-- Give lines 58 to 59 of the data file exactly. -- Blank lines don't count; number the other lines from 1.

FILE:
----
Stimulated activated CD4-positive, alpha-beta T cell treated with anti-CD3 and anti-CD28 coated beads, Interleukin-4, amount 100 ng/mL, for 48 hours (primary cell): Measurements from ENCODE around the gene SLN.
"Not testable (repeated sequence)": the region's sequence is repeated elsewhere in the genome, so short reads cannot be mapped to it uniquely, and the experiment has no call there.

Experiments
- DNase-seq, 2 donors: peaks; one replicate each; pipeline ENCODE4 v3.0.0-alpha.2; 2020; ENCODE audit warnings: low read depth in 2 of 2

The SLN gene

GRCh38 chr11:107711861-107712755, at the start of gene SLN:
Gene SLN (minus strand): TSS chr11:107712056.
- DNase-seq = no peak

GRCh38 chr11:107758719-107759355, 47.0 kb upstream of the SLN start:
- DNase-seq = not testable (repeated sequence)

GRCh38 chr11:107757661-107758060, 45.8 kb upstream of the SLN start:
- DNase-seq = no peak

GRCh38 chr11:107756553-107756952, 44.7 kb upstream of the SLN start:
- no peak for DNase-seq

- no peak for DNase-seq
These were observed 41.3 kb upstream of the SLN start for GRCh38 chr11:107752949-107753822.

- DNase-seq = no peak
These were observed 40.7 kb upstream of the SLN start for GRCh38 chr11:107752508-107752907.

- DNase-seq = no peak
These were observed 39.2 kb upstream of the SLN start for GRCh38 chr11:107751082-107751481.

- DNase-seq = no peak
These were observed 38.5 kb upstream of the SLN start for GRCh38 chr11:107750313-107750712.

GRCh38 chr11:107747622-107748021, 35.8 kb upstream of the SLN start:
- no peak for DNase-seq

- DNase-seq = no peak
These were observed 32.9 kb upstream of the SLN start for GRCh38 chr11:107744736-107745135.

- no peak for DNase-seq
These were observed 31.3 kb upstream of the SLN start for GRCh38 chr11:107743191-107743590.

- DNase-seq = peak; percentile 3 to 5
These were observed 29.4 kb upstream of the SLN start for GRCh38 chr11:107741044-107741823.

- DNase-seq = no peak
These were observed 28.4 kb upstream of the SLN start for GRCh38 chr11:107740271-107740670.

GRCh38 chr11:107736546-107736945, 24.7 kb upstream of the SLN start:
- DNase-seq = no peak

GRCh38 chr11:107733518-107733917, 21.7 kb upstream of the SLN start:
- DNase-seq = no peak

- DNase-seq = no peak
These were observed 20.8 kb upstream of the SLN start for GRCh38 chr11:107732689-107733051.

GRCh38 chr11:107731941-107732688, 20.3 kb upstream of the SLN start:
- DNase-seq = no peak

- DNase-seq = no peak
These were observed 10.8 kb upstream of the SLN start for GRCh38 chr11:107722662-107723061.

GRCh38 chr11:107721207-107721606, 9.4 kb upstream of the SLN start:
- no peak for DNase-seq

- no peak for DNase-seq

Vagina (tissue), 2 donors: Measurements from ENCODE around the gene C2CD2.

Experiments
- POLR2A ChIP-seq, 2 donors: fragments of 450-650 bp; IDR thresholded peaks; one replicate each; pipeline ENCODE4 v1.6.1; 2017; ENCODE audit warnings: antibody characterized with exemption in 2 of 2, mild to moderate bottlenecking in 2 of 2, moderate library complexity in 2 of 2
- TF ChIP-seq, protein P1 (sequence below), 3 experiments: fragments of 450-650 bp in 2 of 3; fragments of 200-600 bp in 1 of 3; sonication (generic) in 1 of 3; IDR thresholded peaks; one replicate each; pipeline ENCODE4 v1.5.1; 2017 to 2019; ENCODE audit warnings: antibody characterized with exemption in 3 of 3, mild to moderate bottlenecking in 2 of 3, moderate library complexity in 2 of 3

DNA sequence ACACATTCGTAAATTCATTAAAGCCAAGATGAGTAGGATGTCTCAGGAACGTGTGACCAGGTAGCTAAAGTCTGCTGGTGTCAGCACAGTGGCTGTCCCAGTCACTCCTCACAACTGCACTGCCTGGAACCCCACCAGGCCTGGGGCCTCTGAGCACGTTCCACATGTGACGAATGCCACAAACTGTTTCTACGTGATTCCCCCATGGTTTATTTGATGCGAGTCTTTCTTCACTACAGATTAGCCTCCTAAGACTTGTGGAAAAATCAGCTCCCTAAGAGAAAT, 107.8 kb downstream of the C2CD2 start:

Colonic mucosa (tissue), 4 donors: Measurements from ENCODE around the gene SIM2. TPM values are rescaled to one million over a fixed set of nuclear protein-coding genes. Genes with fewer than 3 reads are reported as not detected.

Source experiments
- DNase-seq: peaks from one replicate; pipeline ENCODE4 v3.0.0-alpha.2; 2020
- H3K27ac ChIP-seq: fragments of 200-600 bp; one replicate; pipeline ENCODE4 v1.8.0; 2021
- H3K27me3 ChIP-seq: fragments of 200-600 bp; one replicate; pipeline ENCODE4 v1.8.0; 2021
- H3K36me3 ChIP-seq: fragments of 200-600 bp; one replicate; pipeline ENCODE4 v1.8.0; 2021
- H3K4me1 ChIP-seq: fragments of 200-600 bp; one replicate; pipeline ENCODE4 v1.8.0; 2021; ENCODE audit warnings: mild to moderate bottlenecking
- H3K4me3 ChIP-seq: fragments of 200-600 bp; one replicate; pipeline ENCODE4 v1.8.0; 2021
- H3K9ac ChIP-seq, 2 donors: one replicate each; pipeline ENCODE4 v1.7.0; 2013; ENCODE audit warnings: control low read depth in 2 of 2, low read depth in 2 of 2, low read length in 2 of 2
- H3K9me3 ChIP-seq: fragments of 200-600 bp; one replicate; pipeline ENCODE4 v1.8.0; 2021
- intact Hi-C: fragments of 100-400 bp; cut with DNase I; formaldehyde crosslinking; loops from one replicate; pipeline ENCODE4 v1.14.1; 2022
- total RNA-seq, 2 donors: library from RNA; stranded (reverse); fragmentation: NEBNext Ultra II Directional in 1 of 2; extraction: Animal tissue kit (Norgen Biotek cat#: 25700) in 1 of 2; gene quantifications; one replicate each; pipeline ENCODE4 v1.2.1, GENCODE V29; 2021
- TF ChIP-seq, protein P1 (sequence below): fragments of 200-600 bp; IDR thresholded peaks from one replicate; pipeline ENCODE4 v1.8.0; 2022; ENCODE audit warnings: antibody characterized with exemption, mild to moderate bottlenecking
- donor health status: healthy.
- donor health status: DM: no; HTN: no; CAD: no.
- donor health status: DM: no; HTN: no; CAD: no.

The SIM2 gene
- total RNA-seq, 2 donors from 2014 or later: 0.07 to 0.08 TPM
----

- H3K4me3 ChIP-seq: fragments of 200-600 bp; one replicate; pipeline ENCODE4 v1.8.0; 2021
- H3K9ac ChIP-seq, 2 donors: one replicate each; pipeline ENCODE4 v1.7.0; 2013; ENCODE audit warnings: control low read depth in 2 of 2, low read depth in 2 of 2, low read length in 2 of 2